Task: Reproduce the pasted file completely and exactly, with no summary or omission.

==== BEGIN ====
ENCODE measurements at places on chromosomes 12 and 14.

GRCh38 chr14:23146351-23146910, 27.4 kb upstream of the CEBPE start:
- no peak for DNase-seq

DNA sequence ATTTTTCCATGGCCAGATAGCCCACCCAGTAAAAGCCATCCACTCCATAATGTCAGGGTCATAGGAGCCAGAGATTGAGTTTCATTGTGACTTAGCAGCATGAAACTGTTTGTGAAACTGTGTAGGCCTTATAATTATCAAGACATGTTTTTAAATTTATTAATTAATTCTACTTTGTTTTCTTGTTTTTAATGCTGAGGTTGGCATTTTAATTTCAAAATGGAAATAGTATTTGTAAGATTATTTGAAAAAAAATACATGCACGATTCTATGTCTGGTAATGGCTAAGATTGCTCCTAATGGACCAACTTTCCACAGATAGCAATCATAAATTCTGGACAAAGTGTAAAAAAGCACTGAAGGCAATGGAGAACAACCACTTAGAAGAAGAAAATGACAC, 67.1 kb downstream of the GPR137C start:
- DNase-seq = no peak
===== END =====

ENCODE measurements at places on chromosomes 12 and 14.

GRCh38 chr14:23146351-23146910, 27.4 kb upstream of the CEBPE start:
- no peak for DNase-seq

DNA sequence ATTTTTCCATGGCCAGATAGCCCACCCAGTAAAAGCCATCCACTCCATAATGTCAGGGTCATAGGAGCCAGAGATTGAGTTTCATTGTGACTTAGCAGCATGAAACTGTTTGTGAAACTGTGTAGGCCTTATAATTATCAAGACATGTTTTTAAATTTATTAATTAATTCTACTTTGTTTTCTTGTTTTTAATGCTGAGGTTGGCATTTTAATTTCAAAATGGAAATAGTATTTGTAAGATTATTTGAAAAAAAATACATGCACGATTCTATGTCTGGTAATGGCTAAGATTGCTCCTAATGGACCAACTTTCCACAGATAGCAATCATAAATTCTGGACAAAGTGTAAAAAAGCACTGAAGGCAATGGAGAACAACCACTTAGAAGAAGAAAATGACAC, 67.1 kb downstream of the GPR137C start:
- DNase-seq = no peak